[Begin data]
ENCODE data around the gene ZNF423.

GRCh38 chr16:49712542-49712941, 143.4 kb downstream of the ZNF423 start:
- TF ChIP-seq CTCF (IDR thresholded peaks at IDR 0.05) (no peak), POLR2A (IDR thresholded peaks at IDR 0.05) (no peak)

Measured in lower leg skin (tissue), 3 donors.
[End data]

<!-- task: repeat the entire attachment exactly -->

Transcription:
ENCODE data around the gene ZNF423.

GRCh38 chr16:49712542-49712941, 143.4 kb downstream of the ZNF423 start:
- TF ChIP-seq CTCF (IDR thresholded peaks at IDR 0.05) (no peak), POLR2A (IDR thresholded peaks at IDR 0.05) (no peak)

Measured in lower leg skin (tissue), 3 donors.